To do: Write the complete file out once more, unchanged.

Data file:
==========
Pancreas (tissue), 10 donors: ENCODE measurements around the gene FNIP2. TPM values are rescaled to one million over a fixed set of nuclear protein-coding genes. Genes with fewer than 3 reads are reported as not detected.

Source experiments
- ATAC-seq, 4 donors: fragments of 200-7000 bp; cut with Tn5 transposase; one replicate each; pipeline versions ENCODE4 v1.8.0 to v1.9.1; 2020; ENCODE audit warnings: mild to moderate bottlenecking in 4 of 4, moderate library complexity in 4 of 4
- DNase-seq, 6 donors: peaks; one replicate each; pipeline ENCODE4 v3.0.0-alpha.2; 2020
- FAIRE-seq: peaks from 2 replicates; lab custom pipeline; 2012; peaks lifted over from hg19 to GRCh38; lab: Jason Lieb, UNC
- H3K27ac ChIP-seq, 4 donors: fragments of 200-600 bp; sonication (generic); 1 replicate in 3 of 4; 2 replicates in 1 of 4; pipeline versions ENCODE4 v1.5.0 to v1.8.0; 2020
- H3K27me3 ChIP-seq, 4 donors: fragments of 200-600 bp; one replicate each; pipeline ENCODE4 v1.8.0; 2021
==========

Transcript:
Pancreas (tissue), 10 donors: ENCODE measurements around the gene FNIP2. TPM values are rescaled to one million over a fixed set of nuclear protein-coding genes. Genes with fewer than 3 reads are reported as not detected.

Source experiments
- ATAC-seq, 4 donors: fragments of 200-7000 bp; cut with Tn5 transposase; one replicate each; pipeline versions ENCODE4 v1.8.0 to v1.9.1; 2020; ENCODE audit warnings: mild to moderate bottlenecking in 4 of 4, moderate library complexity in 4 of 4
- DNase-seq, 6 donors: peaks; one replicate each; pipeline ENCODE4 v3.0.0-alpha.2; 2020
- FAIRE-seq: peaks from 2 replicates; lab custom pipeline; 2012; peaks lifted over from hg19 to GRCh38; lab: Jason Lieb, UNC
- H3K27ac ChIP-seq, 4 donors: fragments of 200-600 bp; sonication (generic); 1 replicate in 3 of 4; 2 replicates in 1 of 4; pipeline versions ENCODE4 v1.5.0 to v1.8.0; 2020
- H3K27me3 ChIP-seq, 4 donors: fragments of 200-600 bp; one replicate each; pipeline ENCODE4 v1.8.0; 2021